PTM Tax & Compliance Manager, Kelly Gonzalez, is well aware of these complications and challenges. “When it comes to the states, there are variables that must be discovered, such as whether a state even carries a threshold, or if there are multiple thresholds, like having one for days worked and the second for the amount of dollars earned before an employer has to start reporting the payroll taxes,” says Gonzalez.
According to Gonzalez, the tax rules for multistate payroll tax management are about the timing – it’s very important to determine when you’re going to start taxing employees. “Timing to do this is when you are set-up for that state,” Gonzalez advises. “By quarter-end, you need to have the state identification set-up, so you can move your wages and income tax.”
Gonzalez says that the litany of questions surrounding multistate payroll tax has been a frequent topic in the American Payroll Association’s (APA) digital community. “Every day in the APA listserv, bureaus have been asking these questions since March. Now that we’re past COVID’s first round of tax credit and law changes for the 2nd QE filing and 941 are complete, everyone is looking at the taxation of their employees who are working remote,” states Gonzalez.
It’s a situation that can test even seasoned tax pros. For a business owner trying to wrangle the ins and outs of multistate taxes on their own, it’s a tangled mess that can often result in fines, damaged credit, and bankruptcy if it’s not watched carefully. For payroll providers, it’s a earful of familiar questions like, “Do I tax this person here? Or, How long do I have before I start taxing?”
Advance Knowledge is Key for Payroll Taxes
Fortunately, there are a few things you can do to ensure you’re staying compliant when it comes to payroll taxes. What is a good first step? Find out what the relevant tax agencies are in the states your employees live in. Then, review their websites and see where they post their updates and alerts, so you’re not caught flat-footed at quarter- and year-end. Secondly, it might be worth restricting your hiring of those workers in your state, although this can limit one’s vision for their company. Finally, if you’re in a growth mode, remember to grow your tax and/or payroll department along with your business.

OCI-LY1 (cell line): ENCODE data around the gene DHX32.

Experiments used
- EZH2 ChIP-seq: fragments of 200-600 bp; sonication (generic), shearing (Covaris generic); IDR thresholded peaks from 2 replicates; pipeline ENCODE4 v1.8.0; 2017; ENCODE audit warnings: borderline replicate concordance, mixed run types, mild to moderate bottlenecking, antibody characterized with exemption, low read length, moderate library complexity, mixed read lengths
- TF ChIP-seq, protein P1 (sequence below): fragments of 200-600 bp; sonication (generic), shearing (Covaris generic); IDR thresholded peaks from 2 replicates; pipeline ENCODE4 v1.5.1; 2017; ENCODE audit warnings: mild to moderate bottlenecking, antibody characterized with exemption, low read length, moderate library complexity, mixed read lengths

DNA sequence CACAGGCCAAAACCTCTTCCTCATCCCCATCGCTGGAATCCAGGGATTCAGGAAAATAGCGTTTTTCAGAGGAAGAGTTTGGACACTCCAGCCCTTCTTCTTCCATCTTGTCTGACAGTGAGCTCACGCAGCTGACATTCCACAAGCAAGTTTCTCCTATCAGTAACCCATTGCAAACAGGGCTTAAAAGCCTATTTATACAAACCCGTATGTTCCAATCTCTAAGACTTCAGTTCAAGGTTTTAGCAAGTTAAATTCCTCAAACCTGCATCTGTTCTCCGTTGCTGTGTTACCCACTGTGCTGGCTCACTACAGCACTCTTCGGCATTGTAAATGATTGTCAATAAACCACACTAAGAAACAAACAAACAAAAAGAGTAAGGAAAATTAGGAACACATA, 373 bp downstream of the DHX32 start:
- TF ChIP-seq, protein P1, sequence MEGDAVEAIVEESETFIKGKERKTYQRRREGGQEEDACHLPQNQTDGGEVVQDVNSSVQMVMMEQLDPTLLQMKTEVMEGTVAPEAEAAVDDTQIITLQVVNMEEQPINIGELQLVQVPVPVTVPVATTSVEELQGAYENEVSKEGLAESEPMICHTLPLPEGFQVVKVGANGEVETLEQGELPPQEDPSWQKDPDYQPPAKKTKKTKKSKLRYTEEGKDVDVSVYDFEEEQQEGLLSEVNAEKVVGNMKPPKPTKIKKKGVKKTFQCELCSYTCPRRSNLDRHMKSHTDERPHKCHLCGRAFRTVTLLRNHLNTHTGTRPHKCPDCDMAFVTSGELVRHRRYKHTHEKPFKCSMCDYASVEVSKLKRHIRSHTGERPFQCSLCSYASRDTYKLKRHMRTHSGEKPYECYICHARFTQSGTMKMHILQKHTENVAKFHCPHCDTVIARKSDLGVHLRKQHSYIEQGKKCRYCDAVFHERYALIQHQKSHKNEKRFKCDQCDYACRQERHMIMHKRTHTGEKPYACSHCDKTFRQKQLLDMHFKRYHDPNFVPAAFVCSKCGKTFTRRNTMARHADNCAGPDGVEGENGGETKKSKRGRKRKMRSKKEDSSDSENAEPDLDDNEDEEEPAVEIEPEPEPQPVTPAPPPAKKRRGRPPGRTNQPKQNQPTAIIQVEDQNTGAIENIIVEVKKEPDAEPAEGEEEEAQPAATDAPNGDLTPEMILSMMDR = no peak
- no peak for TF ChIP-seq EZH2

These suggestions work, but they’re also time-consuming, somewhat limiting and expensive – especially for small to medium businesses just trying to stay afloat. Fortunately, there’s an even better strategy: finding outside expertise.
The Benefits of a Payroll Tax Specialist
There’s a lot of payroll tax pros out there, so it’s important to shop around. Look for a tax partner that respects your vision, offers a variety of solutions tailorable to your needs and a software platform that stays out of your way. The best third-party payroll help takes time-consuming tasks (and their associated risks) off your hands, leaving you to handle your company’s growth model – and success.
There are over 11,000 tax agencies in the United States, and Payroll Tax Management helps you stay compliant with all of them. Our combination of software solutions tailored to your needs and services allow us to fill a critical gap in the marketplace. Including assistance with setting up state identification. PTM handles state registration services for a fee with our PayTax or FlexTax services. Simply put, if you do not want to do the registration for multiple states yourself, we’ll do the applications for you.
Download our whitepaper for more information on the multistate payroll tax compliance challenge and some best practices for staying out of trouble. For legal questions regarding state income tax liability, contact a lawyer who specializes in tax law.